35. B. L. Prosser, N. T. Wright, E. O. Hernãndez-Ochoa et al., “S100A1 binds to the calmodulin-binding site of ryanodine receptor and modulates skeletal muscle excitation-contraction coupling,” The Journal of Biological Chemistry, vol. 283, no. 8, pp. 5046–5057, 2008. View at Publisher · View at Google Scholar · View at Scopus
  36. E. O. Hernandez-Ochoa, C. Vanegas, S. R. Iyer, R. M. Lovering, and M. F. Schneider, “Alternating bipolar field stimulation identifies muscle fibers with defective excitability but maintained local ca(2+) signals and contraction,” Skeletal Muscle, vol. 6, no. 6, 2016. View at Publisher · View at Google Scholar · View at Scopus
  37. E. W. Yeung, S. I. Head, and D. G. Allen, “Gadolinium reduces short-term stretch-induced muscle damage in isolated mdx mouse muscle fibres,” The Journal of Physiology, vol. 552, Part 2, pp. 449–458, 2003. View at Publisher · View at Google Scholar · View at Scopus
  38. T. R. Neelands, P. S. Herson, D. Jacobson, J. P. Adelman, and J. Maylie, “Small-conductance calcium-activated potassium currents in mouse hyperexcitable denervated skeletal muscle,” The Journal of Physiology, vol. 536, Part 2, pp. 397–407, 2001. View at Google Scholar
  39. Y. Xiao, J. Tang, Y. Yang et al., “Jingzhaotoxin-III, a novel spider toxin inhibiting activation of voltage-gated sodium channel in rat cardiac myocytes,” The Journal of Biological Chemistry, vol. 279, no. 25, pp. 26220–26226, 2004. View at Publisher · View at Google Scholar · View at Scopus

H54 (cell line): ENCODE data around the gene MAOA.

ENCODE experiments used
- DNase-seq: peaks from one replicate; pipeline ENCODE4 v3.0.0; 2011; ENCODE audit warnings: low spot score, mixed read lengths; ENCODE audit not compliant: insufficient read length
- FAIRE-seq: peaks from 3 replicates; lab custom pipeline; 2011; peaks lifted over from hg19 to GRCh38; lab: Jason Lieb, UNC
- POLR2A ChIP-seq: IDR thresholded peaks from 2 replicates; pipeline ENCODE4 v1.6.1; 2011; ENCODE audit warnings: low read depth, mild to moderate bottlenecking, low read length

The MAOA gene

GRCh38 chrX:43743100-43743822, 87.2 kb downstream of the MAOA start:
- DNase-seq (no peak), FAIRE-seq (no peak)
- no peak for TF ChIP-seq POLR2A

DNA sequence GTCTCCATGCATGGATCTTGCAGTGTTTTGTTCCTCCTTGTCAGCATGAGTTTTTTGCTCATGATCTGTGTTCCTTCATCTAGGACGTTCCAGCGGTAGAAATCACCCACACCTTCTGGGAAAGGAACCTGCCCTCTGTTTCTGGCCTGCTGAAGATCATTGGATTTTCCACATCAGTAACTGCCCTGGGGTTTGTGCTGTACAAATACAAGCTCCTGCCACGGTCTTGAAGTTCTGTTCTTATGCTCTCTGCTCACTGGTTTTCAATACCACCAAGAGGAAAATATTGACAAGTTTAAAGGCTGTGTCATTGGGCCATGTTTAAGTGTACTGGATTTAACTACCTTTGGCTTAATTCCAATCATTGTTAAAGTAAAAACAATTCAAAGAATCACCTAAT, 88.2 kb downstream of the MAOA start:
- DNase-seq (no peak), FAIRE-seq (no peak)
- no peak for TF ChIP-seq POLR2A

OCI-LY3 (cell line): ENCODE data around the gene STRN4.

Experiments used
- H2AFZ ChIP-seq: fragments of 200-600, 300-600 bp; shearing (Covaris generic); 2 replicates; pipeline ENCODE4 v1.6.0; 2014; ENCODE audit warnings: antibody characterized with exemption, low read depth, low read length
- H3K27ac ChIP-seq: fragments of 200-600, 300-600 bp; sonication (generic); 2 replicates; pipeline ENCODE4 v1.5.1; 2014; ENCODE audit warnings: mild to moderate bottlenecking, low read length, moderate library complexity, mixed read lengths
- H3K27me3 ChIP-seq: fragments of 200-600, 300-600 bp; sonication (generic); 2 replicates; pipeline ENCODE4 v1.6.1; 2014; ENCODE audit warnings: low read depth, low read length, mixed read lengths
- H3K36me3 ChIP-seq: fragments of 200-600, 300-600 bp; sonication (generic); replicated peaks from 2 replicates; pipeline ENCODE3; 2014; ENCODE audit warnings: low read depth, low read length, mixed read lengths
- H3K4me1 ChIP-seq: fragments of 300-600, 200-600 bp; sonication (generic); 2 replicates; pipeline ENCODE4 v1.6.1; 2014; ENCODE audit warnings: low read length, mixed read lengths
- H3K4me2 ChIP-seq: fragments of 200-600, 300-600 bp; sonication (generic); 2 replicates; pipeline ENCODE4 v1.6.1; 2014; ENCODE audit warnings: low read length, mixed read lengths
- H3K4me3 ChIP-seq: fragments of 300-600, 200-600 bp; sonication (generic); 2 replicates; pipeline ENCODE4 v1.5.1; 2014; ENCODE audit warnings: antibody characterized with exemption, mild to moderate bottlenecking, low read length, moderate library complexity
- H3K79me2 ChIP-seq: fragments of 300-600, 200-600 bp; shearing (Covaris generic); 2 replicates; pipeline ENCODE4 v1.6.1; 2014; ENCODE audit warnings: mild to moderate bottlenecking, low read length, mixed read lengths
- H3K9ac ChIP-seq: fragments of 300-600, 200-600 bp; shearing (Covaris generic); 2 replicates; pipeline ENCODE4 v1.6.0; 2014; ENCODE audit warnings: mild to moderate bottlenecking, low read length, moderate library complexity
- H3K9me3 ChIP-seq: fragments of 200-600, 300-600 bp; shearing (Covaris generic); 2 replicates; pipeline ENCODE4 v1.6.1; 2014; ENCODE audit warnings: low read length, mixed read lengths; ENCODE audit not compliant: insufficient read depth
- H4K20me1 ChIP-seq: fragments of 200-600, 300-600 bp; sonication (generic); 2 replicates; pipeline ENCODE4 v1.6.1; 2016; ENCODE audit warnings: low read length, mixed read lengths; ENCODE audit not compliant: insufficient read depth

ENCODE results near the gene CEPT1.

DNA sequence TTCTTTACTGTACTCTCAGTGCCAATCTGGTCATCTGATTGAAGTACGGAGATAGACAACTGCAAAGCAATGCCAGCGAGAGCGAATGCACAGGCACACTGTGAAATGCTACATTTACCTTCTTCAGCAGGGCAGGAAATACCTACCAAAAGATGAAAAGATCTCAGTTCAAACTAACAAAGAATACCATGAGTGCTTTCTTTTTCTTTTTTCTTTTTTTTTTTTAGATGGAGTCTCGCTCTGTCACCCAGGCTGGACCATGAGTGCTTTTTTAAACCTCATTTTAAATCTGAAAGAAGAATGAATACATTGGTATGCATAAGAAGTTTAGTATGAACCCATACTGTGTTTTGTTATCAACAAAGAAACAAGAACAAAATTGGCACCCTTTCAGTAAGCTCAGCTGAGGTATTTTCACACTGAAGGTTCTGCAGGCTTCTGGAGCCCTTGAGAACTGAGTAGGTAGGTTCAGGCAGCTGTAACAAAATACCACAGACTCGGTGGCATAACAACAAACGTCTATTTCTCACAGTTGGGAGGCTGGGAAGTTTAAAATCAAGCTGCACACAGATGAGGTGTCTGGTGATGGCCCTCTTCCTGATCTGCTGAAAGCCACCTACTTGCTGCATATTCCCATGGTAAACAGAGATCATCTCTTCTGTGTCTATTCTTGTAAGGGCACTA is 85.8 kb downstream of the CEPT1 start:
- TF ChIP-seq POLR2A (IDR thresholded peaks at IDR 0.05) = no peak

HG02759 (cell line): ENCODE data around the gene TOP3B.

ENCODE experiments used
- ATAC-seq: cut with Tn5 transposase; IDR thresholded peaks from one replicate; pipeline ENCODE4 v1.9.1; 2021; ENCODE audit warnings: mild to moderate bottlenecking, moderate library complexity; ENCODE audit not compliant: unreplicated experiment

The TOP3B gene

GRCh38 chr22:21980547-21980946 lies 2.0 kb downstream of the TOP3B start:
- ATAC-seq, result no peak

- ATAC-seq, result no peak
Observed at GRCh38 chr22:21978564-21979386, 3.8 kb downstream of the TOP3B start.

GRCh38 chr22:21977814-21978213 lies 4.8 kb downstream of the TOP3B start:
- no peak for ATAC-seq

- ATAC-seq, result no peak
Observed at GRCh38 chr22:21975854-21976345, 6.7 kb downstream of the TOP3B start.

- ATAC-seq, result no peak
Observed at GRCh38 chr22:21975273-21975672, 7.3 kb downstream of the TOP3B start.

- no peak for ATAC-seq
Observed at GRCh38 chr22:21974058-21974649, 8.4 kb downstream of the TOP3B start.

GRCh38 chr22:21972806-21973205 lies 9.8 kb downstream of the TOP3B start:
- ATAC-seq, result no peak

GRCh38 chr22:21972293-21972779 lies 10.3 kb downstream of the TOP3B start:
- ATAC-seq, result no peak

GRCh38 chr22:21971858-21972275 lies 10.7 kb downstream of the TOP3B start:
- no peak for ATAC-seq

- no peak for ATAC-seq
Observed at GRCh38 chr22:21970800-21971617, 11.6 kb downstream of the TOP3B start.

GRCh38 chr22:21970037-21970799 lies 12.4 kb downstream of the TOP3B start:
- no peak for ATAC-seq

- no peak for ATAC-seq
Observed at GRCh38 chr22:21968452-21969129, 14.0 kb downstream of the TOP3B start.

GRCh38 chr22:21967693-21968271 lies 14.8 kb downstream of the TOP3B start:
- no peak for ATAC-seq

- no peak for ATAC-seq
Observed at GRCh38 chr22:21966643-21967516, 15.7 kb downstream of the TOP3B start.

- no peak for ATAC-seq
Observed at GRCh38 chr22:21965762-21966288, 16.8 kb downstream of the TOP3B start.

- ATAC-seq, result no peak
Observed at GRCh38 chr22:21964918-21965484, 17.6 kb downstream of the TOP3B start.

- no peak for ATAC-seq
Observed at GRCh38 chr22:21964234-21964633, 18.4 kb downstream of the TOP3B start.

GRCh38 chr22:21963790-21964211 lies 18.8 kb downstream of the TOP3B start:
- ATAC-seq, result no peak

40. A. Franco-Obregon Jr. and J. B. Lansman, “Mechanosensitive ion channels in skeletal muscle from normal and dystrophic mice,” The Journal of Physiology, vol. 481, Part 2, pp. 299–309, 1994. View at Google Scholar
  41. J. F. Renaud, C. Desnuelle, H. Schmid-Antomarchi, M. Hugues, G. Serratrice, and M. Lazdunski, “Expression of apamin receptor in muscles of patients with myotonic muscular dystrophy,” Nature, vol. 319, no. 6055, pp. 678–680, 1986. View at Publisher · View at Google Scholar · View at Scopus
  42. M. I. Behrens, P. Jalil, A. Serani, F. Vergara, and O. Alvarez, “Possible role of apamin-sensitive K+ channels in myotonic dystrophy,” Muscle & Nerve, vol. 17, no. 11, pp. 1264–1270, 1994. View at Publisher · View at Google Scholar · View at Scopus
  43. Y. Fu, A. Struyk, V. Markin, and S. Cannon, “Gating behaviour of sodium currents in adult mouse muscle recorded with an improved two-electrode voltage clamp,” The Journal of Physiology, vol. 589, Part 3, pp. 525–546, 2011. View at Publisher · View at Google Scholar · View at Scopus
  44. M. Midrio, “The denervated muscle: facts and hypotheses. A historical review,” European Journal of Applied Physiology, vol. 98, no. 1, pp. 1–21, 2006. View at Publisher · View at Google Scholar · View at Scopus
  45. D. Purves and B. Sakmann, “Membrane properties underlying spontaneous activity of denervated muscle fibres,” The Journal of Physiology, vol. 239, no. 1, pp. 125–153, 1974. View at Google Scholar